Produced by

Song Premiere: Philip Perkins, 'At Home And Away'

Monday, November 04, 2013 - 10:00 AM

Philip Perkins' 1985 experimental recording Drive Time is being reissued on Nov. 12. Philip Perkins' 1985 experimental recording Drive Time is being reissued on Nov. 12. (Courtesy of the artist)

One of the reasons the Brooklyn-based Captured Tracks is among my favorite small independent labels is its clear sense of curation. To anyone familiar with its roster -- including Widowspeak, Beach Fossils, Mac DeMarco, and many more -- the label conjures a certain feeling and sound -- to me, somewhere between hazy and heavy, blissed-out beauty and static and distortion.

Now with Captured Tracks' San Francisco-based imprint Body Double, the label is taking that hand-selected musical aesthetic to obscure reissues. Case in point: Philip Perkins' 1985 recording, Drive Time.

Count me among those who had never heard of Perkins, but the guy collected an impressively diverse set of interests and artistic pursuits: He studied composition, motion graphics and art, and also played in various rock, country and experimental bands -- most notably as a member of The Residents from 1979-84 -- with whom he also served as a cinematographer and lighting director. He's currently still working, as a sound engineer in Northern California.

But Drive Time is something quite different. A forgotten sound collage experiment of sorts, the record was "composed as an alternative to early morning 'drive time' AM radio, and targeted at the same audience: commuters." It's an odd and meandering collection of synth passages, found sounds, and the metronomic plinking of drum machines.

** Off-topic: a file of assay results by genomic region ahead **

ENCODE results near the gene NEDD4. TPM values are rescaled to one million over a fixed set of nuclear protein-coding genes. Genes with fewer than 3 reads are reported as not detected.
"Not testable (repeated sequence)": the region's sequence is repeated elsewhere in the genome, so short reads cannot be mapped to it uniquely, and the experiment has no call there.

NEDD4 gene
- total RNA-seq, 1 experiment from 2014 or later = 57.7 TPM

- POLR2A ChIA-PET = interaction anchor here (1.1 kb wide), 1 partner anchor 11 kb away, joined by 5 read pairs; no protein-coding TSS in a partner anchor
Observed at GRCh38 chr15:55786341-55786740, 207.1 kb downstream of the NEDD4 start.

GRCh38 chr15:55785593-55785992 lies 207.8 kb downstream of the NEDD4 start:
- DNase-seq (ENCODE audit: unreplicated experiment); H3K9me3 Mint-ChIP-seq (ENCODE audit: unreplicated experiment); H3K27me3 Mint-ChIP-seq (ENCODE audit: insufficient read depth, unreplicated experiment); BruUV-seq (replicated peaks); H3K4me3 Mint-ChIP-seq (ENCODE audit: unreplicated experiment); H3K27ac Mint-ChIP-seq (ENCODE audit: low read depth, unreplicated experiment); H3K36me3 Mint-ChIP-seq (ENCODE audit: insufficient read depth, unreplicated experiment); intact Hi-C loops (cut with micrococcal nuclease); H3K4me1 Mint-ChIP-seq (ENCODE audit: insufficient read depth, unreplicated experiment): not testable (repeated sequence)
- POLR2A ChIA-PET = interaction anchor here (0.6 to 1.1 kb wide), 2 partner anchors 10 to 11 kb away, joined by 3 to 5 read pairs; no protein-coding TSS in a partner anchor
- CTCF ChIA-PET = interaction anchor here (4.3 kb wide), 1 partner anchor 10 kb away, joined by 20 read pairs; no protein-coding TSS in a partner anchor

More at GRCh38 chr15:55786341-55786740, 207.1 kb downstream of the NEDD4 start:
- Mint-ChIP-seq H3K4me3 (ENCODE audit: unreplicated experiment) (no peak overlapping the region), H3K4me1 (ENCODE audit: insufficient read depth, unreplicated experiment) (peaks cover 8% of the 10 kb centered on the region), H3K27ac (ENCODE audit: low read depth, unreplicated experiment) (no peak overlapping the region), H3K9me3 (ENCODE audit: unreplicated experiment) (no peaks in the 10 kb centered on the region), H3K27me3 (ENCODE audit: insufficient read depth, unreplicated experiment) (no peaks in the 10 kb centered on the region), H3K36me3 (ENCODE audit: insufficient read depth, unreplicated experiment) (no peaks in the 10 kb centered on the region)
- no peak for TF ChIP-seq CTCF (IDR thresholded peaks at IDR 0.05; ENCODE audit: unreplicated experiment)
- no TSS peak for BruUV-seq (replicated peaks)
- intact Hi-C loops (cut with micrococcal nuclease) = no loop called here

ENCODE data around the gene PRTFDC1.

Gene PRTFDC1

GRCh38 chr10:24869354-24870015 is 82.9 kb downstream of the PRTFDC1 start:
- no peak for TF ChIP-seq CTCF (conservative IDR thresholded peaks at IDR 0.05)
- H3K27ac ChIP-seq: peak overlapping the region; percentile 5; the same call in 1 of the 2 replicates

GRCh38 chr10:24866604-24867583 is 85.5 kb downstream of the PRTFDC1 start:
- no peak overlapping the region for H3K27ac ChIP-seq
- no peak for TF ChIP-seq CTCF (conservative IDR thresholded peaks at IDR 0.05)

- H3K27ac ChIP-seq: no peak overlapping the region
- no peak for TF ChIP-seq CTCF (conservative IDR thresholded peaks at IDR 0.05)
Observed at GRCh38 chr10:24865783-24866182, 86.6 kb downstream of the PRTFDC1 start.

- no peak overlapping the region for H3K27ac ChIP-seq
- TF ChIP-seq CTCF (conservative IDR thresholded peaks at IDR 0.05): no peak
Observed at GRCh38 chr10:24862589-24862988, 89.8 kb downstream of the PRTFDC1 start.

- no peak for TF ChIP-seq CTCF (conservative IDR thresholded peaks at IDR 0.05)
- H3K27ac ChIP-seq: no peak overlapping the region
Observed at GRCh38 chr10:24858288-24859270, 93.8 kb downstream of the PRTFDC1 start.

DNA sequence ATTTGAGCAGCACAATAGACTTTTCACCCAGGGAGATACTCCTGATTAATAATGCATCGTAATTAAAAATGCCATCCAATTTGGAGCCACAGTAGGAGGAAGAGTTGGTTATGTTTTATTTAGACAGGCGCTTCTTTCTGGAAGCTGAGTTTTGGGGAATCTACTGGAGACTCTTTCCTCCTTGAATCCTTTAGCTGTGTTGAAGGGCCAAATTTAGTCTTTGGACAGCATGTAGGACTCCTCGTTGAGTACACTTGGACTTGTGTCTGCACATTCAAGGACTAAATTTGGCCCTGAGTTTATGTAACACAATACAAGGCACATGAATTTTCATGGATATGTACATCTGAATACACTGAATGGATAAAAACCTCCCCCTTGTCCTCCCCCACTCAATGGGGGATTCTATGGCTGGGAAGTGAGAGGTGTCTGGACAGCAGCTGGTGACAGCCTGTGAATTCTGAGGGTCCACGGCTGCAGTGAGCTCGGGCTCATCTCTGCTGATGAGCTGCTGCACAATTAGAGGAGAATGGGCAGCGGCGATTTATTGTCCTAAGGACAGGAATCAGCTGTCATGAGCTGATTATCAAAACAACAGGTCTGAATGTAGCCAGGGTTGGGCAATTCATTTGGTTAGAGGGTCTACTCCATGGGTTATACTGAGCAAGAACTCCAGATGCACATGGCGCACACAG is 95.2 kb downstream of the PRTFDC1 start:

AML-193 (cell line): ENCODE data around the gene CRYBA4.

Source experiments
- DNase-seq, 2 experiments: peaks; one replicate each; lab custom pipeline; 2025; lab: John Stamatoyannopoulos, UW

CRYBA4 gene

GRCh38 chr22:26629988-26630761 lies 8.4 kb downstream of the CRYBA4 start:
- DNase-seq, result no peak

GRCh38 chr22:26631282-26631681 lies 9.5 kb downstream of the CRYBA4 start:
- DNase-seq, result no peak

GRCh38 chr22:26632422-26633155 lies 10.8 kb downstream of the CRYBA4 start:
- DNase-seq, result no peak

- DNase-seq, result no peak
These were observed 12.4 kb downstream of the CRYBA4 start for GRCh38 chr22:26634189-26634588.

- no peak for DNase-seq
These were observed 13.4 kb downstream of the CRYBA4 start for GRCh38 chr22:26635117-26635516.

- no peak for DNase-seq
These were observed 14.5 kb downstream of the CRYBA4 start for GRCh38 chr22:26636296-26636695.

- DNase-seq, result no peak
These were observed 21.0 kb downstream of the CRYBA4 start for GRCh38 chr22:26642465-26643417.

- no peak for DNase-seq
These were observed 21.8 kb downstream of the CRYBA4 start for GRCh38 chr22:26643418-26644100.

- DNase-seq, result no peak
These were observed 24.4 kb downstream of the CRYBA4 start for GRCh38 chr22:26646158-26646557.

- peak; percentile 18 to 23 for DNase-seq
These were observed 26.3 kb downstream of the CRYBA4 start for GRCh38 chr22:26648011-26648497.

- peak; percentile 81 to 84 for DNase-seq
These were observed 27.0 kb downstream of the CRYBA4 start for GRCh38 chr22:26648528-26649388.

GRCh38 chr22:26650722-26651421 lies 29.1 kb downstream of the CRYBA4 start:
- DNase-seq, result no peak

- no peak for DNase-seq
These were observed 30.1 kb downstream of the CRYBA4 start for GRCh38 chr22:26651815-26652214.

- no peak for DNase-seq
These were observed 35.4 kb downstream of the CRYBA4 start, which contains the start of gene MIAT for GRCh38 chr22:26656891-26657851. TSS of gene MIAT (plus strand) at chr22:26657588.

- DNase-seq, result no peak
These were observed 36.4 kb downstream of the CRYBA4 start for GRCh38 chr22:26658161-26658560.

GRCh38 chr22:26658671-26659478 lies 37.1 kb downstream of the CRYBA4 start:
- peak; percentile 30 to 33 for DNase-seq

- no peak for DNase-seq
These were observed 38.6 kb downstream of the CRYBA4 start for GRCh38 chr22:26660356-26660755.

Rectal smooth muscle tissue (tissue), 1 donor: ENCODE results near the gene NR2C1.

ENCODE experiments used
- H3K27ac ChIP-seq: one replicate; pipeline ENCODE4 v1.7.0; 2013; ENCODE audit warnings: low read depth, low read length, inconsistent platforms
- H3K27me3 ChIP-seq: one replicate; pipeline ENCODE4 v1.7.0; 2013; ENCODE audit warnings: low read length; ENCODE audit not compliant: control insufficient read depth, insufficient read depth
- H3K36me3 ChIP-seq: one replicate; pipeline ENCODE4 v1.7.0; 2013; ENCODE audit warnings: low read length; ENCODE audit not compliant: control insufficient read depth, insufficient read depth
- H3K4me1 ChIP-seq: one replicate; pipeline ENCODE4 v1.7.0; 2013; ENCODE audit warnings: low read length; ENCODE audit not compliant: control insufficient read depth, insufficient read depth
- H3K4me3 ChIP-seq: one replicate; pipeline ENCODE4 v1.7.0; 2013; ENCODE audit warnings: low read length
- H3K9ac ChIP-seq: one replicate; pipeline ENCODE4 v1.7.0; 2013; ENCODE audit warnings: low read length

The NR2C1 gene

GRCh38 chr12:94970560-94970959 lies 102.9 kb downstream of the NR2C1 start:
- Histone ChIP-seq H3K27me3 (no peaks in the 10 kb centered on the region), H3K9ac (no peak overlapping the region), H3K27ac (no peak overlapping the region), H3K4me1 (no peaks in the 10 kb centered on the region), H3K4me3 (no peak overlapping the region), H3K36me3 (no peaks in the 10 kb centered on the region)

Perkins had this to say about creating songs on the record:

"I don't recall much about the making of them, except that I had to work them over a lot of times to get the parts even close to right. The tunes just came from playing music every day, fooling around, and then rushing to the recorders to lay things down before I forgot them."

While this music is certainly not meant for everyone, it is at least fascinating to hear early electronics of that era and especially strange artistic concepts like Drive Time. And if you listen close, this music actually doesn't sound that far off from music electronic and synth-based artists are doing now.

Listen to one of pieces from the album, "At Home And Away," by clicking the audio player above.

Tags:

More in:

Leave a Comment

Email addresses are required but never displayed.

Sponsored

About The Soundcheck Blog

-

Feeds

Sponsored